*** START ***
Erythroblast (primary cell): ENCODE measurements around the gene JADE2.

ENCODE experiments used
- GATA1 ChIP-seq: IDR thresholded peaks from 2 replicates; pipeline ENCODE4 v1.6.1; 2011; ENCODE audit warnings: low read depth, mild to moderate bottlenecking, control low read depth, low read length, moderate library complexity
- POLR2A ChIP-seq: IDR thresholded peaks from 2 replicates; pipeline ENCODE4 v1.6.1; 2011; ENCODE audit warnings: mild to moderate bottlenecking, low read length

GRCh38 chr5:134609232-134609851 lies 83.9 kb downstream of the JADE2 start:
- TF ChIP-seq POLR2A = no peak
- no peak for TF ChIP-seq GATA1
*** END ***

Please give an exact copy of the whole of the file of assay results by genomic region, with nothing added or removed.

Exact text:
Erythroblast (primary cell): ENCODE measurements around the gene JADE2.

ENCODE experiments used
- GATA1 ChIP-seq: IDR thresholded peaks from 2 replicates; pipeline ENCODE4 v1.6.1; 2011; ENCODE audit warnings: low read depth, mild to moderate bottlenecking, control low read depth, low read length, moderate library complexity
- POLR2A ChIP-seq: IDR thresholded peaks from 2 replicates; pipeline ENCODE4 v1.6.1; 2011; ENCODE audit warnings: mild to moderate bottlenecking, low read length

GRCh38 chr5:134609232-134609851 lies 83.9 kb downstream of the JADE2 start:
- TF ChIP-seq POLR2A = no peak
- no peak for TF ChIP-seq GATA1